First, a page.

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Baer J.S., Rosengren D.B., Dunn C.W. et al.
Drug and Alcohol Dependence: 2004, 73(1), p. 99–106.
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US study suggests that when it comes to choosing therapists, choosing the 'right' people who have not been trained in motivational interviewing would be better than choosing the 'wrong' people who have been trained; the former not only start at a higher level, but are more able to benefit from and retain training.
Summary A US study of a workshop on motivational interviewing whose participants were mainly addiction treatment specialists confirmed the rapid erosion of improvements in practice and added an intriguing insight into the importance of choosing the right raw material. Trainees demonstrated their motivational interviewing skills with actor-clients before the workshop, at the end, and two months later, when most indicators of how far they had absorbed the approach's principles and techniques were no longer significantly elevated. However, this was not the case for all the trainees.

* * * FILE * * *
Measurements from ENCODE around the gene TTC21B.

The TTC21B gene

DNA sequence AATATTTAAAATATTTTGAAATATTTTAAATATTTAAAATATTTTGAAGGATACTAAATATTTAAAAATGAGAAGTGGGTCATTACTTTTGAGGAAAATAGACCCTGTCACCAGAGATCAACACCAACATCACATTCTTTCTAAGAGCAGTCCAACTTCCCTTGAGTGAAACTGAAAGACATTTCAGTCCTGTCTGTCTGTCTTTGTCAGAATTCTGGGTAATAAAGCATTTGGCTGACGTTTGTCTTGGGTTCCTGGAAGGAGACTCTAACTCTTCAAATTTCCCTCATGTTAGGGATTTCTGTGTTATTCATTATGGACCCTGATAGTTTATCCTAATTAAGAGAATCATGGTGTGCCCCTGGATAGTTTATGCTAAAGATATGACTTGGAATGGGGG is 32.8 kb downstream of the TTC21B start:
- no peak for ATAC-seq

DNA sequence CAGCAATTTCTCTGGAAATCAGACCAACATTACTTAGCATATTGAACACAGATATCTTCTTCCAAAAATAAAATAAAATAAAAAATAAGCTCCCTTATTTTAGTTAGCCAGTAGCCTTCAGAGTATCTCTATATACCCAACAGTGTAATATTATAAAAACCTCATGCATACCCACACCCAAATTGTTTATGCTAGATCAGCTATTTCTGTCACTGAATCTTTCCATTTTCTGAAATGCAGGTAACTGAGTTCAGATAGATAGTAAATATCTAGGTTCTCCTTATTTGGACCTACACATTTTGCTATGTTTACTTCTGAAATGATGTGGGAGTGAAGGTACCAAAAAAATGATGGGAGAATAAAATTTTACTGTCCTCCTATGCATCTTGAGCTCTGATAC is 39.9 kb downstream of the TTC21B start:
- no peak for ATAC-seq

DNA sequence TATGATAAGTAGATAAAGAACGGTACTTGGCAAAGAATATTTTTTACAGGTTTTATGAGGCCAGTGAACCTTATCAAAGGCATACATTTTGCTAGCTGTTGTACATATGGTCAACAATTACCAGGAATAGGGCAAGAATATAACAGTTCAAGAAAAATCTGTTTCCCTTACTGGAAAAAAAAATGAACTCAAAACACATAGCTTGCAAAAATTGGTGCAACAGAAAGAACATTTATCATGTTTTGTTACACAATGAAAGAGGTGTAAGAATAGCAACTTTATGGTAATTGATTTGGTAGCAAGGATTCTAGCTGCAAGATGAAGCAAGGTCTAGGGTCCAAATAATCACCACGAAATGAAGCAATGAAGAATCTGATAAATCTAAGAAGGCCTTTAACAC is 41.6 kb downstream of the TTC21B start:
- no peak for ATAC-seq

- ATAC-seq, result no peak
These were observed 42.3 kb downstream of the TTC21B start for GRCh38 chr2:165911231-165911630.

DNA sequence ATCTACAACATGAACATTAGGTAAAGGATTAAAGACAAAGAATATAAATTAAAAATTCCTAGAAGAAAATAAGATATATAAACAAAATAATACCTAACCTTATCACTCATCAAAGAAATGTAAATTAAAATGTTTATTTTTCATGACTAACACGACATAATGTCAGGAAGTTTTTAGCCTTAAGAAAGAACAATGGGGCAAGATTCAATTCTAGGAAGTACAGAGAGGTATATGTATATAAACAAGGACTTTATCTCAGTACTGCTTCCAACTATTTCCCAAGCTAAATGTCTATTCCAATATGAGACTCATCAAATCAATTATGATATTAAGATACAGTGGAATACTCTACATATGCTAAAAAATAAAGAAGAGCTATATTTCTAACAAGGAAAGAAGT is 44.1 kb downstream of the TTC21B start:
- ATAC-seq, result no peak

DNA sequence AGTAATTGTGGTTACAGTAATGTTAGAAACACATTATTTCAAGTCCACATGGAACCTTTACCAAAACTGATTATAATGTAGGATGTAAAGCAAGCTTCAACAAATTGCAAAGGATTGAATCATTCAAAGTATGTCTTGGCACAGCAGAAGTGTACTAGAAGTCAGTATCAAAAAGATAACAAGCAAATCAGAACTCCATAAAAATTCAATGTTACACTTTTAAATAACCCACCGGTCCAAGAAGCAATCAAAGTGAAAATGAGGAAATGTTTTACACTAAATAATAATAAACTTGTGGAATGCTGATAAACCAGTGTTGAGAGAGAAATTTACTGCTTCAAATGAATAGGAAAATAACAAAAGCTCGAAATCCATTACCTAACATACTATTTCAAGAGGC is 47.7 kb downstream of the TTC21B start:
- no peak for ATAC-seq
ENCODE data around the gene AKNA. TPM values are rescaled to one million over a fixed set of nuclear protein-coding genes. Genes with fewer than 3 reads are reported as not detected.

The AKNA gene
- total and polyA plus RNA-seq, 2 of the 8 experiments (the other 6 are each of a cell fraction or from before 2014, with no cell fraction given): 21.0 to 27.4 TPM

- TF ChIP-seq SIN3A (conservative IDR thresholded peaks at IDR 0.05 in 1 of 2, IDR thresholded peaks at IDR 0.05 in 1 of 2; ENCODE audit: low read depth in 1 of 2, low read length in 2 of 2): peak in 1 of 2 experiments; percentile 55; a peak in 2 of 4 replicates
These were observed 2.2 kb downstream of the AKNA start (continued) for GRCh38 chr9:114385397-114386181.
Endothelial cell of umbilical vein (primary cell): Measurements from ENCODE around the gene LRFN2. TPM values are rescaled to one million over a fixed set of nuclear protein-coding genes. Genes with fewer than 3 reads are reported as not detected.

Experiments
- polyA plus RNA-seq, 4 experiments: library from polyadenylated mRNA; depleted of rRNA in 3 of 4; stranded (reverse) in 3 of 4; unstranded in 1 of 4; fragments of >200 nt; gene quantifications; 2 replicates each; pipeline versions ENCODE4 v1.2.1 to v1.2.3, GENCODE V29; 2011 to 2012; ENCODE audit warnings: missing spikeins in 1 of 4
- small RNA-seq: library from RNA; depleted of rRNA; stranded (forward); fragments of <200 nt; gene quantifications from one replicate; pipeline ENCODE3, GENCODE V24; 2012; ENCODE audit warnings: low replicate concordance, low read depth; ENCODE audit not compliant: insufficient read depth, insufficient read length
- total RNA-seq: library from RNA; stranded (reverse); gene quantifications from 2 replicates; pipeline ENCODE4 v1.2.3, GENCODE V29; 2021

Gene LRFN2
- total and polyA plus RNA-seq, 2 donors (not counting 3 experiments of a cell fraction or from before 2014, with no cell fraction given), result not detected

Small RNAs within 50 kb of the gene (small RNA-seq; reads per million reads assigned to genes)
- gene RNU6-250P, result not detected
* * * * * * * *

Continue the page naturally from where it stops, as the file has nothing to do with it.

Based on their last audiotapes, eight of the 19 had retained their proficiency in motivational interviewing. The interesting thing was that even before the training, these clinicians had been more proficient than the other trainees – in fact, they were already more proficient than the rest would be two months after training. Not only did they start from a higher level, they went on to absorb and retain more of what they had learnt.
commentary On the basis of these findings, given a choice between choosing the 'right' people who have not been trained in motivational interviewing, and the 'wrong' people who have, the former would be the better choice. It seems that some people are more receptive to this approach in their everyday lives, and that the same people are more able to become yet more proficient. In contrast, within months much of the training was wasted when it fell on less fertile human ground.
Last revised 18 February 2013. First uploaded 18 February 2013
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